FCPS - Laser system for flexible CIGS photovoltaic scribing

Sergio Saludes tells us about the FCPS assessment.

Manufacturing system for CIGS scribing
© lasea
Manufacturing system for CIGS scribing


The goal is to provide a process for the scribing of the molybdenum layer (P1), without changing the underlying insulating layer and to enable structuring of CIGS (P2) parallel to (P1) without affecting the molybdenum layer. This allows parallel removal of transparent conducting oxides (TCO) (P3) without sacrificing other layers. The three scribes are characterised by a depth of less than 50 µm at a processing speed of 2 m/s.


Multitel will assess the use of new pulsed lasers, combining performance and low investment cost to gain expertise on the integration of such lasers into fully controlled machines for solar cell production. In addition to that, Lasea focuses on demonstrating the feasibility of using the new laser sources for thin film solar cell production. The benefits include:

  • Provide the end user SSE a set of objectives for photovoltaic scribing.
  • Increase the photovoltaic conversion efficiency of modules produced in fully-automated in-line machines to minimise the amount of scribing.
  • Reduce the distance between the modules and the amount of damage caused by the heat affected zones on the edges of the grooves.
  • Increase the reproducibility of the laser structuring compared to the cuts made by mechanical or chemical methods.
  • Enhance the productivity of the manufacturing system by running at speeds of 5-6 m/s.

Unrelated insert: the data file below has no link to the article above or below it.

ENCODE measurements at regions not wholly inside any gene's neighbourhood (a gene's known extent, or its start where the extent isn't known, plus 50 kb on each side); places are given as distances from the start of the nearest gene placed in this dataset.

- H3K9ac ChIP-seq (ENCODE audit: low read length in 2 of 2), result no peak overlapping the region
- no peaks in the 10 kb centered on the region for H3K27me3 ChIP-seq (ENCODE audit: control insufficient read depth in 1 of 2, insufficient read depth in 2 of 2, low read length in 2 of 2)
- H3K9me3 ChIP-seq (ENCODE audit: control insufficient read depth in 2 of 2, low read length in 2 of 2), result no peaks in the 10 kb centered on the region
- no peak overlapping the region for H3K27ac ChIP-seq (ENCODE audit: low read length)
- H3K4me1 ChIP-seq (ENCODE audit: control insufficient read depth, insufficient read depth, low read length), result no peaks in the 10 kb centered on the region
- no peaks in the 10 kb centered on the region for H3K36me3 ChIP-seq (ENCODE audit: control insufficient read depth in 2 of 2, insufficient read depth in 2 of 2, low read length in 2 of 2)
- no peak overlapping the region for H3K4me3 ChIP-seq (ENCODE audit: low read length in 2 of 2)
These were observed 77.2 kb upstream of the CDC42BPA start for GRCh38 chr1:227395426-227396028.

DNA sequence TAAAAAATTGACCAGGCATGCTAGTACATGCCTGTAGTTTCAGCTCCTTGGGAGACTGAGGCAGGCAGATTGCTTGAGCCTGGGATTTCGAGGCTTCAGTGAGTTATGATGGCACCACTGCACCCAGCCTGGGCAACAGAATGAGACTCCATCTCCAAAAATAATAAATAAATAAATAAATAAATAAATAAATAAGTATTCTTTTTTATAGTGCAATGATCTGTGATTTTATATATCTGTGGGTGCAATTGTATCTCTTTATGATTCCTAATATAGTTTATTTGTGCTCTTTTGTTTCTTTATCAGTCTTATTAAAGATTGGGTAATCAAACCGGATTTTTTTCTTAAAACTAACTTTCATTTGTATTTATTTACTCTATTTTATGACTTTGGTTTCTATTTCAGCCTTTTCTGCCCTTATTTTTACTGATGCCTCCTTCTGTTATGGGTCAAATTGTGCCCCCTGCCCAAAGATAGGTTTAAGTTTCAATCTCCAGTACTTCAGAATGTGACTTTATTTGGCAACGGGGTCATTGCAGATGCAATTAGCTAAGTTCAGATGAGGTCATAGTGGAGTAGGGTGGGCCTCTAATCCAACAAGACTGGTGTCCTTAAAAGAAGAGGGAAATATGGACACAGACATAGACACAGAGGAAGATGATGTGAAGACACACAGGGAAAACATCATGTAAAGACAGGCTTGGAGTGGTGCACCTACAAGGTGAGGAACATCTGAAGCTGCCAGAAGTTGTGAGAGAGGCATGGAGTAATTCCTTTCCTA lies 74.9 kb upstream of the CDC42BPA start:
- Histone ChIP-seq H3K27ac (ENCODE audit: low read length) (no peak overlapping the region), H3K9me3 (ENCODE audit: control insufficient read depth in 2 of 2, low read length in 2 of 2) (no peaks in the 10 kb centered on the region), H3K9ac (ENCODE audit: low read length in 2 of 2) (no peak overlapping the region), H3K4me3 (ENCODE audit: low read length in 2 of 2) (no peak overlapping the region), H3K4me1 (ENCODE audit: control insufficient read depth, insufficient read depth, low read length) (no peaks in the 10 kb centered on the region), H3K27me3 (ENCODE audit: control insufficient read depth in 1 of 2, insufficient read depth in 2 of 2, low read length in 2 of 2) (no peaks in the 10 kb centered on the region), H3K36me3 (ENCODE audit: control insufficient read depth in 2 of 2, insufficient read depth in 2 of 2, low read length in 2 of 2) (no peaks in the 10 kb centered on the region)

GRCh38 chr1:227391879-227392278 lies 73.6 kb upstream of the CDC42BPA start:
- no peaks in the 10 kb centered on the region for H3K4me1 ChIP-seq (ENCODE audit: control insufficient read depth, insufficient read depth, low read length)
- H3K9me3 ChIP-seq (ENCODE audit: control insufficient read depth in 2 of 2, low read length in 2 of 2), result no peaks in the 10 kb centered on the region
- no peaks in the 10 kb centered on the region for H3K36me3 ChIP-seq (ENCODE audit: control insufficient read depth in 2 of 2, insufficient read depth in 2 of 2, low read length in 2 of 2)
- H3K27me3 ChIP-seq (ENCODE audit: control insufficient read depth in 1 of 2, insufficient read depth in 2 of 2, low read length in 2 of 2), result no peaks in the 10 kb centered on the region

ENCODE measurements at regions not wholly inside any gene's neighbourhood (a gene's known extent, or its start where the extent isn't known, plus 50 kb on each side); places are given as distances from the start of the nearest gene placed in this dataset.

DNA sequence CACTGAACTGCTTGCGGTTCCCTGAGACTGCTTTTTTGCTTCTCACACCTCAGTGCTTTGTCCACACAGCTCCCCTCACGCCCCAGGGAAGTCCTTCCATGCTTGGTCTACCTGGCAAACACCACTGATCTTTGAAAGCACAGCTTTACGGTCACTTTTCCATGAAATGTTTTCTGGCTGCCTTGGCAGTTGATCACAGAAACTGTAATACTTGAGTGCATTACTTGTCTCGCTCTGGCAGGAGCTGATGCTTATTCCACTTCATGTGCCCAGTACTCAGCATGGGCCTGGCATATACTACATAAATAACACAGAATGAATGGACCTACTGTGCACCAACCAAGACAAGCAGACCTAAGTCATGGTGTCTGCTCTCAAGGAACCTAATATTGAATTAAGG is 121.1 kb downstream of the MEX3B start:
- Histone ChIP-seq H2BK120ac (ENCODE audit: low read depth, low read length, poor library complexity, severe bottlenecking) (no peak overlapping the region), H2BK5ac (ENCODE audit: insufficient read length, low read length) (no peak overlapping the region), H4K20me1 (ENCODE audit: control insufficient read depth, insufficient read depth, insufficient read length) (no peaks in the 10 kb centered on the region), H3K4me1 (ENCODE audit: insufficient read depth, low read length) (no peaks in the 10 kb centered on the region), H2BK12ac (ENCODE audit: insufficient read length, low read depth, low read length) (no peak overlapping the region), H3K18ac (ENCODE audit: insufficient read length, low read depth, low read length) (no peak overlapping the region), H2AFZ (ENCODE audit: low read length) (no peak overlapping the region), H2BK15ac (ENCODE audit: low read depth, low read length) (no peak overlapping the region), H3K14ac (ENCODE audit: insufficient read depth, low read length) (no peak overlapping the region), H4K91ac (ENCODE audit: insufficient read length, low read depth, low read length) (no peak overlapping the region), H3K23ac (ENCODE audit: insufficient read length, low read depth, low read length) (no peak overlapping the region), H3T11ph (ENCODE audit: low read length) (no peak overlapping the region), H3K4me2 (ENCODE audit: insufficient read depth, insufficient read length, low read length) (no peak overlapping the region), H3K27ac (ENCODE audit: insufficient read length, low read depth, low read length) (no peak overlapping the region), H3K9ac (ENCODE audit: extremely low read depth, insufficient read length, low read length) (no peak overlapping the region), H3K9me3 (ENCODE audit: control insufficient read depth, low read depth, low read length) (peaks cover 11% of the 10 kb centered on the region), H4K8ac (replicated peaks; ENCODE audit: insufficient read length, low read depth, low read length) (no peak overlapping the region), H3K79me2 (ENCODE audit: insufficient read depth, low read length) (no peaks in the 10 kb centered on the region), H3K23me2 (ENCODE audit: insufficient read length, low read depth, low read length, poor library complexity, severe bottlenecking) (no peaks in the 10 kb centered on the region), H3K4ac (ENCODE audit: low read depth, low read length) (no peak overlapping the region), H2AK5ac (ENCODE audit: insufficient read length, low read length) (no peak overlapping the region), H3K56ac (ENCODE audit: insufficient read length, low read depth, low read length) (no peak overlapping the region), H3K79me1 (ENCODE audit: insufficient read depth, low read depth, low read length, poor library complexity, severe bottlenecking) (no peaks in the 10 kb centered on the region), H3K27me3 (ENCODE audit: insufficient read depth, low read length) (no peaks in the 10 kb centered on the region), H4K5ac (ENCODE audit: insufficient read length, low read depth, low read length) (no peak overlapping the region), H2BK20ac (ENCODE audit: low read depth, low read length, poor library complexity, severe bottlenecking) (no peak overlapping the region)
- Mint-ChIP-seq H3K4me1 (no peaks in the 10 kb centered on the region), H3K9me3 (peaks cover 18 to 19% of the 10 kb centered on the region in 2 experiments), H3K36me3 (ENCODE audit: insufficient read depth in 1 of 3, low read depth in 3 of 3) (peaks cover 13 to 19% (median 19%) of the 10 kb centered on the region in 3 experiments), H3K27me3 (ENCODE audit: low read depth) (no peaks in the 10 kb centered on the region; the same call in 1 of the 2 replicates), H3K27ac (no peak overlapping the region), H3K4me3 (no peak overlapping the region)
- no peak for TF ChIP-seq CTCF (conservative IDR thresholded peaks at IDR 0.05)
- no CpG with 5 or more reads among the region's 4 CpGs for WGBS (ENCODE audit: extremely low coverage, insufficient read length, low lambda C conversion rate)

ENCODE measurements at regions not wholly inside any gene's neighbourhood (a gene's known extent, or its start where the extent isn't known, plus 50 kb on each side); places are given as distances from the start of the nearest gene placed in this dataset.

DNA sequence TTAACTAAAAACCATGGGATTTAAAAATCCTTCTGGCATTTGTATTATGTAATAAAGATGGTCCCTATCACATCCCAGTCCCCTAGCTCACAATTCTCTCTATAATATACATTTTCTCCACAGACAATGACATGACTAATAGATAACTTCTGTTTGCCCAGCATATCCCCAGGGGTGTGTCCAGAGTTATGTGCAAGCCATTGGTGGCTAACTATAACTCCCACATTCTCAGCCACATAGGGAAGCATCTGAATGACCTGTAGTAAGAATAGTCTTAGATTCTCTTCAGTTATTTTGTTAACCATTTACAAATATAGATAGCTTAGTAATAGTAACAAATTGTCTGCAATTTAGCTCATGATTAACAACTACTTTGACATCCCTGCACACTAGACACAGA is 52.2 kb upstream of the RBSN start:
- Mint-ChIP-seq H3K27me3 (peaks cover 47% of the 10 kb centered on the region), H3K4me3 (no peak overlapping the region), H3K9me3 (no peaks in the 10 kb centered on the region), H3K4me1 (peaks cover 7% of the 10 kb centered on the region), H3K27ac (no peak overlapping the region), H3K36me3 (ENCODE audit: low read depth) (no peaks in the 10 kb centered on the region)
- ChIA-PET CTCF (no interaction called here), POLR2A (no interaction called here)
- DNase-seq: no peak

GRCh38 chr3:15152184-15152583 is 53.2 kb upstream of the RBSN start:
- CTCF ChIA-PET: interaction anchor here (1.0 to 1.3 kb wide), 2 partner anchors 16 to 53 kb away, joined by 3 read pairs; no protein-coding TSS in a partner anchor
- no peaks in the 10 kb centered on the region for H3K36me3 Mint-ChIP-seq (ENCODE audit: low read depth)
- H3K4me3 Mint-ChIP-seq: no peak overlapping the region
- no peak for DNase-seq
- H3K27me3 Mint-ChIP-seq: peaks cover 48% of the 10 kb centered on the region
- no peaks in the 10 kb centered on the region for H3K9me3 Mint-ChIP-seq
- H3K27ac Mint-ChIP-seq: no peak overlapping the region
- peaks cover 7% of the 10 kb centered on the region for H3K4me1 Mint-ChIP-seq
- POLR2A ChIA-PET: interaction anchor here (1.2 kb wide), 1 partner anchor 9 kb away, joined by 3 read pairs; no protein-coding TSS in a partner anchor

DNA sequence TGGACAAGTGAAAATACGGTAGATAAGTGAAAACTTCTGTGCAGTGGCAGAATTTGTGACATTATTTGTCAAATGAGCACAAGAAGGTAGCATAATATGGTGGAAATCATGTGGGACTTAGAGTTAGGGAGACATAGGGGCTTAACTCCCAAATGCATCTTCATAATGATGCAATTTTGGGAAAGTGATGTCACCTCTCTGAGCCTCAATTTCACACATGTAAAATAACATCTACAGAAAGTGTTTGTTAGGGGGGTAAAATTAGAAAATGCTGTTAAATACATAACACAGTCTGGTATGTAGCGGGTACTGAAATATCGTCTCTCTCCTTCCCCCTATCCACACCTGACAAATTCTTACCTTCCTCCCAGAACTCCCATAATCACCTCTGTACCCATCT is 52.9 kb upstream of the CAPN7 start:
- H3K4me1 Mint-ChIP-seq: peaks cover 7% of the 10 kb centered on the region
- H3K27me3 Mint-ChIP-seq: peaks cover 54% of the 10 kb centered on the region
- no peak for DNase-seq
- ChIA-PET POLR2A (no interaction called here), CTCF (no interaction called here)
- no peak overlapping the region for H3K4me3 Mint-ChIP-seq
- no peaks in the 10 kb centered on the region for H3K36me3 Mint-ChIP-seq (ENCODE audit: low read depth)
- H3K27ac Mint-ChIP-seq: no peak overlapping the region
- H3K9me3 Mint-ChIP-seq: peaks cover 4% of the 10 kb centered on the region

Supplier Multitel has produced a machine suitable for solar cells manufacturing. Connecting the different layers in a proper way generates electricity from sunlight. What does this process require? Each layer is scribed in order to define individual cells connected in series. Laser technology proves to be the most efficient and precise tool for that. The successfully implemented laser is capable of providing a laser beam of two different wavelengths: one in the infrared range and the other in the visible range. As of yet, the machine is still in its developmen stage with the goal to optimise the processing speed – for example by using lighter construction and varying shape and size of the mirrors used. The system is designed and manufactured in such a way that it can be easily integrated in Lasea machine. From an economic perspective, end-user SSE expects an immense reduction of production costs of up to 67 %. Laser-based scribing of solar cells holds the enormous advantage of being less error-prone than mechanical or chemical methods. The system developed in the FCPS assessment can even be applied beyond thin-film solar cells processing in the future.

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